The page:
The story of Henry Beard begins in antebellum (pre-Civil War) South.
Born in Kentucky in 1840, Beard lived the life of a slave until early in the Civil War. In 1862, when the Northern army gained control of most of Kentucky, Henry was given his freedom.
As would become increasingly apparent in the coming years, Beard, like all newly freed blacks, was hard-pressed to find work and start a new life. Henry Beard was fortunate. The conquering union regiment stationed in his part of Kentucky, the 105th Illinois, was from the DeKalb-Sycamore area. Their commander hired Henry to work as a laborer, but he was eventually chosen to serve as under cook for the adjutant general of the army in command of that portion of the western theatre of war.
Sometime after the war, Henry decided to follow his original regimental commander to his home town Sycamore, and start his new life. Beard was, as reported in 1924 by the Sycamore True Republican in a story about his life, “the original colored citizen of Sycamore.” He settled north of town, in the area then called the “North Woods,” where he purchased five acres of land from local abolitionist, David West.
Henry was married to Julia (Judy) Jones. Together they built a two-room house and they raised 14 children. He was unable to read or write but wanted his children to be educated. The Beards sent their sons to the only school in the area, North Grove School, a one-room schoolhouse where the language of the local settlers was Swedish. Thus in order to learn reading, writing and arithmetic, the Beard children had to first understand the teacher, who spoke only Swedish.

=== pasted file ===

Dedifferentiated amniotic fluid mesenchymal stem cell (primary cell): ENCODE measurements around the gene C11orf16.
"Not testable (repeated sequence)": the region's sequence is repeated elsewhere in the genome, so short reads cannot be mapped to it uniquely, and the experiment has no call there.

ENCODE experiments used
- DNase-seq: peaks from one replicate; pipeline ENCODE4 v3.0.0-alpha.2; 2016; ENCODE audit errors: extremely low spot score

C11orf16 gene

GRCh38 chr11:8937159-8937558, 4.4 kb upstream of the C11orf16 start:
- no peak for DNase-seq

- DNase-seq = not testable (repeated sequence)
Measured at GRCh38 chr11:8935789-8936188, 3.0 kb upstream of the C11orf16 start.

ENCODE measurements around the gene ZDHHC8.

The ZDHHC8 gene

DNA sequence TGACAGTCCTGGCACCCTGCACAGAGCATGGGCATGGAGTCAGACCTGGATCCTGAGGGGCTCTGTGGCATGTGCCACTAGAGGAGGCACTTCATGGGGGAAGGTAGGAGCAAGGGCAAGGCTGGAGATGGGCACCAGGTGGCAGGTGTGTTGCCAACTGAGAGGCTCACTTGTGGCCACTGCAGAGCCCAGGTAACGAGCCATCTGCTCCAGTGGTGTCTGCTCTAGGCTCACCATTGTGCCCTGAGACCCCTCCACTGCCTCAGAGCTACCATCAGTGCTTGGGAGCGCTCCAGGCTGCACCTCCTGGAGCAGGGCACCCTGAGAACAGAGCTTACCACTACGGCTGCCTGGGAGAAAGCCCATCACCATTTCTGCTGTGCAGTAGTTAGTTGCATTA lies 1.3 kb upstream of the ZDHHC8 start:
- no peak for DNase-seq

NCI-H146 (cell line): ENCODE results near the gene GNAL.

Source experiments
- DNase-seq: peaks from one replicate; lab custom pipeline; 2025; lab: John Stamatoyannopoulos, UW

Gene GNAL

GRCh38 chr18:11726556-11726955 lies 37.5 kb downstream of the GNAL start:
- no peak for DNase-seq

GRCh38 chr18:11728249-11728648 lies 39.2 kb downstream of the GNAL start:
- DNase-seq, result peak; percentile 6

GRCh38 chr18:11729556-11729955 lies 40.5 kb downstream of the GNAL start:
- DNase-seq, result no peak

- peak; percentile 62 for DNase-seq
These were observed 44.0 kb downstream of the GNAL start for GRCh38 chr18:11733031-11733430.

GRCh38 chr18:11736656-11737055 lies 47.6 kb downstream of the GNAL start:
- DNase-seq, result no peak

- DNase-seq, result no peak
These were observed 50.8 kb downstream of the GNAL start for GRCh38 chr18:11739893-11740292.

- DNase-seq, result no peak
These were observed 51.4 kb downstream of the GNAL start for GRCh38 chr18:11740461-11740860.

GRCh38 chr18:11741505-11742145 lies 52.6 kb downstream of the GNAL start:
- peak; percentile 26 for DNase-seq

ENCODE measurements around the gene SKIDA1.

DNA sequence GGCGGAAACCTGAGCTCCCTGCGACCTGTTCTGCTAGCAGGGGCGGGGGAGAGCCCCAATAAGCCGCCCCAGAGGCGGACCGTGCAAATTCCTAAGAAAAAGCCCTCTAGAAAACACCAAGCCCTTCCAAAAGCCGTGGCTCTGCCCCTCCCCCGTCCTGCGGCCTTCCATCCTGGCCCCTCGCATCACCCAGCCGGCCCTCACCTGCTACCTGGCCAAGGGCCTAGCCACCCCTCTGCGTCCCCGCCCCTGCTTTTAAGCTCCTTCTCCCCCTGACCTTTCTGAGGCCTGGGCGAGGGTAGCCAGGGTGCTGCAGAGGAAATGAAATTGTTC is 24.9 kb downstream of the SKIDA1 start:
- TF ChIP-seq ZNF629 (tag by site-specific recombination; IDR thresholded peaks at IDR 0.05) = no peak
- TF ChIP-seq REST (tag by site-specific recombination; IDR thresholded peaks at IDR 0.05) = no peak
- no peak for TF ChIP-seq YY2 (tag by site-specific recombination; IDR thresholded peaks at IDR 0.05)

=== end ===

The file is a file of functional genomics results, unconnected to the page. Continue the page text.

The children and grandchildren all eventually moved out of the area. Judy outlived Henry by 22 years. She eventually moved into town and made her home on North Avenue, still today a tight-knit community where many African Americans live and attend church.
Recently the descendents of one of the Beard children made their way from Detroit to see the schoolhouse where their grandfather was educated. Members of four generations of Henry and Judy’s son, Raymond, travelled to celebrate the North Grove School Association’s fourth annual North Grove School Days. Not only did they get to see the school and meet the descendents of other school attendees, they were provided a bus tour arranged by the City of Sycamore and the NGSA. The visiting members of the Beard family were able to see the original five acre farm where they had settled. They travelled to the Fairview Cemetery in DeKalb, where their grandmother Judy was buried 1942. Also, the Sycamore History Museum and the Sycamore Library provided programs and exhibits for the Beard family to learn more about their ancestors.
Next year, another branch of Henry Beard’s family, living in Aurora, Illinois, plans to attend North Grove School Days.
To learn more, contact the North Grove School Association by visiting www.northgroveschool.org or writing to the NGSA, P.O. Box 244, Sycamore, IL 60178 to receive a brochure. The North Grove School Association is a not-for-profit organization and donations are appreciated.